Children are history moving forward. History is but words on a page. A brilliant and poignant message layered into the finely honed theatrical drama written by Baltimore area playwright Rosemary Frisino Toohey, Under the Poplar Trees makes its Baltimore debut as a part of the Baltimore Playwrights’ Festival 2014 at the Fells Point Corner Theatre. An intensely compelling and evocative tale of life focused through the lens of struggling to survive in Dachau— the first Nazi concentration camp— this play is a startling gem; a true testament that engaging ideas are still being produced in the world of theatre. Balanced with levity and hope against enormous sorrow and agony, Toohey has written the perfect play; a masterpiece with vision.
Director Miriam Bazensky approaches the piece with a myopic focus on the story; a necessary means to drawing forth the poignancy and emotional depth from the exceptional writing put forth by Toohey. Bazensky keeps the set simplistic, allowing for scenes of memory, scenes of dream, and scenes of reality to drift in and out without pause or overburdened set changes. This enables the actors to focus on the story they tell; a truly raw and evocative tale that stirs intense oceans emotions to the surface of the audiences’ conscious.
Playwright Rosemary Frisino Toohey is gifted in the art of dramatic tension. The play is laid out in such a fashion that each scene— be it in the present, the past, or the dreamlike limbo that Josef experiences— works to build the show as a whole. Her writing is the epitome of a finished jigsaw puzzle, all the pieces coming into place to create a breathtaking masterpiece. Toohey’s ability to subtly infuse dramatic tension into the fleeting moments of hope in this production is exceptional; the second act of the play being one emotional burst of intensity after another. The work is stunning and its performance under the talented direction of Bazensky does the tale being told a world of justice.
The acting is as impressive as the play itself; a rarity in new works of theatre. Each person fits their part, understands the layered meanings worked into the depth of the script, and executes their roles with determination and dedication. Even the smaller parts like that of Desiree (Beth Amann) and Clara (Annette Mooney Wasno) find a divine fit into this production. Amann serves as an ephemeral foil of sorts to Josef; existing only in a dreamlike limbo that leaves her existence open for conjecture. Her mild but teasing nature flows naturally and makes the scenes between her character and Josef’s character intriguing with just the faintest hint of titillation.
Wasno’s character runs the risk of becoming an overly dramatic caricature, but her keen sense of balance prevents that from happening with the Jewish grandma. Wasno’s approach to the character’s accent creates an authenticity within her; the pauses and inflections in her voice when needling at Aaron to eat more, the way she nags lovingly at her husband Meyer; all representing the positive minutia of a stereotypical bubbe.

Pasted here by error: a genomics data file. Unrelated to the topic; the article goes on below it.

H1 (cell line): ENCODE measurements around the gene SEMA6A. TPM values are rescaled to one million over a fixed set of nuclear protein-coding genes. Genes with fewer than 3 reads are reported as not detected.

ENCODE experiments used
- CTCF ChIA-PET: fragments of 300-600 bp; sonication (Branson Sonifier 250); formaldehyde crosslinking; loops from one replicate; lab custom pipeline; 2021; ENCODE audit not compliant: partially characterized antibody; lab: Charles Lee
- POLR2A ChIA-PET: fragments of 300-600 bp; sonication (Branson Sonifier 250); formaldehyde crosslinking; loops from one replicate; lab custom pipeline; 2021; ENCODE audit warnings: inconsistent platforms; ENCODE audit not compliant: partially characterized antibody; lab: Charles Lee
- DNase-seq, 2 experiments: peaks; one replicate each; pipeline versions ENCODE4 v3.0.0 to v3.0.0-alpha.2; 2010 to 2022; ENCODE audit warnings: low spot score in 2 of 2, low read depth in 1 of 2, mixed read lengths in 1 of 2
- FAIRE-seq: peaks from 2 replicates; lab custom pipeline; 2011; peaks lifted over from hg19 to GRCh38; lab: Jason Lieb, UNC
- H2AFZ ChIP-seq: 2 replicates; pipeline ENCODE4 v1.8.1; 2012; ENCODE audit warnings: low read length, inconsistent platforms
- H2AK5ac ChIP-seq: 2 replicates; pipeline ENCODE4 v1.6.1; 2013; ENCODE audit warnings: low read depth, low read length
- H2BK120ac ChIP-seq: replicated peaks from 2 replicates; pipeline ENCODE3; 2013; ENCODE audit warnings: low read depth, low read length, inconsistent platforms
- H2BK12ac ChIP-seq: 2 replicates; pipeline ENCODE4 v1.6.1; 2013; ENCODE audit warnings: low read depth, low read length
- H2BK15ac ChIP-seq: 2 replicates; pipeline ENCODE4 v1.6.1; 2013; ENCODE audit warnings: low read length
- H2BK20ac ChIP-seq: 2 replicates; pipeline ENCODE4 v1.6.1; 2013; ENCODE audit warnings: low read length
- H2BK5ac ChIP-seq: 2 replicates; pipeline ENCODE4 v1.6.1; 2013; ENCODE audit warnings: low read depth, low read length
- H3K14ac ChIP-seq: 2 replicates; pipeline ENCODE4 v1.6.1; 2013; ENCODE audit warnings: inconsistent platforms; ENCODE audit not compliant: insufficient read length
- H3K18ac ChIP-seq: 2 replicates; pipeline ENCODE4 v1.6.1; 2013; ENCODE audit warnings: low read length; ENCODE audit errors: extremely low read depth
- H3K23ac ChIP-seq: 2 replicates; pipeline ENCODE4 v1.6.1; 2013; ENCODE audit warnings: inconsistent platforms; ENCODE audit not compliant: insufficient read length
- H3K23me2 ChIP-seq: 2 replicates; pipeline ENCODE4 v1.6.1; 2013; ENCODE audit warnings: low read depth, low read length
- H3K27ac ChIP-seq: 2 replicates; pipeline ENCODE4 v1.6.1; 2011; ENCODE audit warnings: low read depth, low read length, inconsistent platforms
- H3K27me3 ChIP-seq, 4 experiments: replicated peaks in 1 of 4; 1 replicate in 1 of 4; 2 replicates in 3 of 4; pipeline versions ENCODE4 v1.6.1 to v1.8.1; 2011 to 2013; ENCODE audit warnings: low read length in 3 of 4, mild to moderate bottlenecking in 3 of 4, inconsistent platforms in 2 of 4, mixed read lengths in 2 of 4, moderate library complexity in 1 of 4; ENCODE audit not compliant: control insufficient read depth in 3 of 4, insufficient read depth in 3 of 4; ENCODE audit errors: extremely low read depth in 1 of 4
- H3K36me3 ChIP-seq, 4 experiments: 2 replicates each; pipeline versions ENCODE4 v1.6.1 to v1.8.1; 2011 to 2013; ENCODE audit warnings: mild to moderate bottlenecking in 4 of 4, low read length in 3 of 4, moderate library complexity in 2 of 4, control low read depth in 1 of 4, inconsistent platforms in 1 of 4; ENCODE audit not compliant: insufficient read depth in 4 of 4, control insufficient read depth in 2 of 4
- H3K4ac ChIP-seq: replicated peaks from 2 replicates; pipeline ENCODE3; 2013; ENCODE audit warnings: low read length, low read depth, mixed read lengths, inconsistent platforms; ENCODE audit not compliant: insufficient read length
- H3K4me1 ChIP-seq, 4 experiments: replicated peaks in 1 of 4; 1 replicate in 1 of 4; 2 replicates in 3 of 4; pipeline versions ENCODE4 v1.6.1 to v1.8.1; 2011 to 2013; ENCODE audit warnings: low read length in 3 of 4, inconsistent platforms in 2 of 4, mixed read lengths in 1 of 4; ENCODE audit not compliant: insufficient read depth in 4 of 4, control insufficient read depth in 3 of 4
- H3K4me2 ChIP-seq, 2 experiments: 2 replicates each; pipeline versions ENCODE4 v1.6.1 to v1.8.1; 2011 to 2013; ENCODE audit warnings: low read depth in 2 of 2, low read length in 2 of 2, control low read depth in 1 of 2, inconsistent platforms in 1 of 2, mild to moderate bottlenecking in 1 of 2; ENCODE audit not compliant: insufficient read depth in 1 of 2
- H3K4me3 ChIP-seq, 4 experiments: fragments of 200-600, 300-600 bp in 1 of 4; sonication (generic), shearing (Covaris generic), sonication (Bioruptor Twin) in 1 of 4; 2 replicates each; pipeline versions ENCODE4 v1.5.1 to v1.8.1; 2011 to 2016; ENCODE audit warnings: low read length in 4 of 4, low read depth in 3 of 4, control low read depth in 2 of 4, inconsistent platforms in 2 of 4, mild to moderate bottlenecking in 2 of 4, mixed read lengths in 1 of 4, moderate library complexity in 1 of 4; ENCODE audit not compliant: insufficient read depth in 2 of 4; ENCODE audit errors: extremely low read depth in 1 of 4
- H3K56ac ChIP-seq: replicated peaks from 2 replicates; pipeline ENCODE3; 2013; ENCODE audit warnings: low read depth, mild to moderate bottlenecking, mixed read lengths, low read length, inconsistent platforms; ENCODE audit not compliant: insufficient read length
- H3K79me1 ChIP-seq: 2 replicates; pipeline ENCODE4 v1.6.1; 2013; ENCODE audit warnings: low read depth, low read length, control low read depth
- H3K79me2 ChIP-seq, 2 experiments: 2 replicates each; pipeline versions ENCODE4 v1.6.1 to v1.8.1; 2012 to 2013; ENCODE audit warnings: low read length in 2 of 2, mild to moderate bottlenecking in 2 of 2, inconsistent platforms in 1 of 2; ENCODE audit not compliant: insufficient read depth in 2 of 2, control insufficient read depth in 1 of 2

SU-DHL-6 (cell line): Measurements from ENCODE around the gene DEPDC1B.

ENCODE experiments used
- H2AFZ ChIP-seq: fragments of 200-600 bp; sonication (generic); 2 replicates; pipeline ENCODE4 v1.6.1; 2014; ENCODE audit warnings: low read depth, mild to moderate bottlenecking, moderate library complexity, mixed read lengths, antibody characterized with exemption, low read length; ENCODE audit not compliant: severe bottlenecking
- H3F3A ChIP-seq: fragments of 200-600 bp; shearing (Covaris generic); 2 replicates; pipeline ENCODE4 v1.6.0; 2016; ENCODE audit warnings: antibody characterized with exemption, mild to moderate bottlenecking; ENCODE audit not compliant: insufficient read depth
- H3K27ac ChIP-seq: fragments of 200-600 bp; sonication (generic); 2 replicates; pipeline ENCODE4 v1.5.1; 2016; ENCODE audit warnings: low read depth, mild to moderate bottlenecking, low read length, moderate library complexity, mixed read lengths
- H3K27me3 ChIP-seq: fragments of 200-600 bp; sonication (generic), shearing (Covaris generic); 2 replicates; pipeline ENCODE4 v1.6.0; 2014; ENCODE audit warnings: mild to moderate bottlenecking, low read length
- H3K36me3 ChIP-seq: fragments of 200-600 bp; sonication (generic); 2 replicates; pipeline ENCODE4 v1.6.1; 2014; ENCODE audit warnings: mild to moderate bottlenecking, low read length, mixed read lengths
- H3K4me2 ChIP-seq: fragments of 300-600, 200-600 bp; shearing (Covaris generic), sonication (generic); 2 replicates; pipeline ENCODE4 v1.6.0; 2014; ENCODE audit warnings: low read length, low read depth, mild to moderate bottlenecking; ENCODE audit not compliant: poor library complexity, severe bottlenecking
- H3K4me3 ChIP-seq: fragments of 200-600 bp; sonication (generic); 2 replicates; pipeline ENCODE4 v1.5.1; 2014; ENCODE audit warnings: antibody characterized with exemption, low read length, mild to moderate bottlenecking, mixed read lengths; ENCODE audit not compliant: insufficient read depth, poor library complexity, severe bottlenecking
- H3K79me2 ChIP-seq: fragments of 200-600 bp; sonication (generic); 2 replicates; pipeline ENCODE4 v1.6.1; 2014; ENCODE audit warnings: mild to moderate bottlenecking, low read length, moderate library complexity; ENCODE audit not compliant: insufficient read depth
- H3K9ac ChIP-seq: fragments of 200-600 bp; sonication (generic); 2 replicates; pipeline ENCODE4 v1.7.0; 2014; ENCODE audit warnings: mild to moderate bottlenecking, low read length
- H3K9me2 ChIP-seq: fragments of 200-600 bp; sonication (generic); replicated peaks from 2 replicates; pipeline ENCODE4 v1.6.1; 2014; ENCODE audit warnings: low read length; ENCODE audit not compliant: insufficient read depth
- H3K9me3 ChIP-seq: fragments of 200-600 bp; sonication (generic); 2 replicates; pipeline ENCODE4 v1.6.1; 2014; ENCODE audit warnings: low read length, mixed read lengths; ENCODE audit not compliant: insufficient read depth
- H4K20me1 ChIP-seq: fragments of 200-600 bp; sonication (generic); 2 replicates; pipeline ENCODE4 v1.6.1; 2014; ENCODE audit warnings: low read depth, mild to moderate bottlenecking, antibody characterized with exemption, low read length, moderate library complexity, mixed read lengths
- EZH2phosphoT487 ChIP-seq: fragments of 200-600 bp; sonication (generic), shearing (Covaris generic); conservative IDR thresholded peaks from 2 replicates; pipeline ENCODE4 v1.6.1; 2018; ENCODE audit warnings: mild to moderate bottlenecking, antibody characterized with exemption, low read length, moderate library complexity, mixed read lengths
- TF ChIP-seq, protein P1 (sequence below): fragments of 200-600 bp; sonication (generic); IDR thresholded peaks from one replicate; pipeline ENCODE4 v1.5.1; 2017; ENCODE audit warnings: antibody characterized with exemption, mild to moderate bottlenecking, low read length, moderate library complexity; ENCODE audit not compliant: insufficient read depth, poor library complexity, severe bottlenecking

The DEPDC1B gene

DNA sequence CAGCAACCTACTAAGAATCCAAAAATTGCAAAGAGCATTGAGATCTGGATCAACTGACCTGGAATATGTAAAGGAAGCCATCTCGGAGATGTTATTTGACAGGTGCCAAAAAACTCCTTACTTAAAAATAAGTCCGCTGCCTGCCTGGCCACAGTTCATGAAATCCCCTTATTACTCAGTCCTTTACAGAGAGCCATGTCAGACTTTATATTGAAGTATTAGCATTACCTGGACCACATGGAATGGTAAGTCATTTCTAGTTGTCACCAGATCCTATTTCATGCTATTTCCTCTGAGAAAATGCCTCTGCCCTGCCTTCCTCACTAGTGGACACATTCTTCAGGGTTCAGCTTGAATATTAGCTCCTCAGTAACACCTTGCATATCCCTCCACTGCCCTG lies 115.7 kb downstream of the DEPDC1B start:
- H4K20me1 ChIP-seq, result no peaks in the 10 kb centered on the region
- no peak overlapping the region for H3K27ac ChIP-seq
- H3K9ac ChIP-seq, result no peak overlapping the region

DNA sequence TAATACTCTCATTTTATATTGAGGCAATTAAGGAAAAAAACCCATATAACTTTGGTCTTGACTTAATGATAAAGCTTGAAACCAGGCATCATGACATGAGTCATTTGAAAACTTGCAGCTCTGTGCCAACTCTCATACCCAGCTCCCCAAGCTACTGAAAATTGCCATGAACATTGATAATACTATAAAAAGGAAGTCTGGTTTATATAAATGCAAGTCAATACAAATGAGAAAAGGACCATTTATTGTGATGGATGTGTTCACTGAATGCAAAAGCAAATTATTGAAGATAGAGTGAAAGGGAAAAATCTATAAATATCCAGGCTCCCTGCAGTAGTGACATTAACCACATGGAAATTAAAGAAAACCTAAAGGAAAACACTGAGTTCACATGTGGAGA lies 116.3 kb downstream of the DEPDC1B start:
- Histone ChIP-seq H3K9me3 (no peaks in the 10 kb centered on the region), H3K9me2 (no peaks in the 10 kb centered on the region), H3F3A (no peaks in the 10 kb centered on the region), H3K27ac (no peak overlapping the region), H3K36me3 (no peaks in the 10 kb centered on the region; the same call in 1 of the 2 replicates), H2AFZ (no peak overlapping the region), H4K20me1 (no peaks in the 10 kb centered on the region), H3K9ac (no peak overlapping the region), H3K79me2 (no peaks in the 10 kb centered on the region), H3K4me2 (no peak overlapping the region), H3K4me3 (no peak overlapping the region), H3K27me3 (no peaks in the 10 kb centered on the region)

Aaron (Max Lanocha) gives a well-grounded performance as the catalyst to the protagonist. It is Meyer, though ultimately Josef’s story, but it gets underway with the prodding and sparks from Lanocha’s character. Lanocha also doubles as a concentration camp prisoner in the second act; a riveting performance that really draws sharp attention to his performing abilities.
Young Meyer (Karim Zelenka) and Josef (Justin Johnson) are where the true harrowing moments of the play strike through in force. Toohey’s crafting of these two characters could not be more dynamically opposite. Johnson is entrusted with being a ray of hope shining through the dreary dirge that has become life inside the camp fence while Zelenka is fitted with a pessimistically focused case of realism. Johnson’s performance is sensational. Their moments together during the roll-call scene are harrowing and chill you to the core to witness. But it is Johnson’s effervescence that resonates through his entire performance that continues to illuminate his internal optimism. Johnson is a radiant beam of luminescent spirit that shines with reflective hope until the very end; a thoroughly stunning and awe-inspiring performance.
As for Meyer (Jeff Murray) the story becomes complex. Murray takes to task the role of surviving Dachau. His accent and vocal inflection as well as his speech patterns are nearly flawless and from the moment he totters onto the stage there is no doubt that he is embodying a 91-year old Jewish grandpa. Murray creates perfection in juxtaposing his internalized struggles against his external rigidity. He falls easily into the notion of his character’s resistance, his mind not letting him see what his heart feels. There is a desperate vulnerability deep inside of this character that Murray clings to; fleeting glimpses of which break free in the perpetual skirmish of remaining quiet about everything that was endured while coping with survivor’s guilt. A truly remarkable performance that goes beyond compare or words; both Murray and Johnson give phenomenal moments of reality in this play that bring tears to the eyes.
The play has a brief run and should not be missed; it’s the most evocative work that has been presented as a part of the BPF in quite some time.
Running Time: Approximately 2 hours with one intermission
Under the Poplar Trees plays as a part of the Baltimore Playwrights Festival through August 31, 2014 at the Fells Point Corner Theatre— 251 S. Ann Street in historic Fells Point of Baltimore, MD. For tickets call the box office at 410-276-7837 or purchase them online.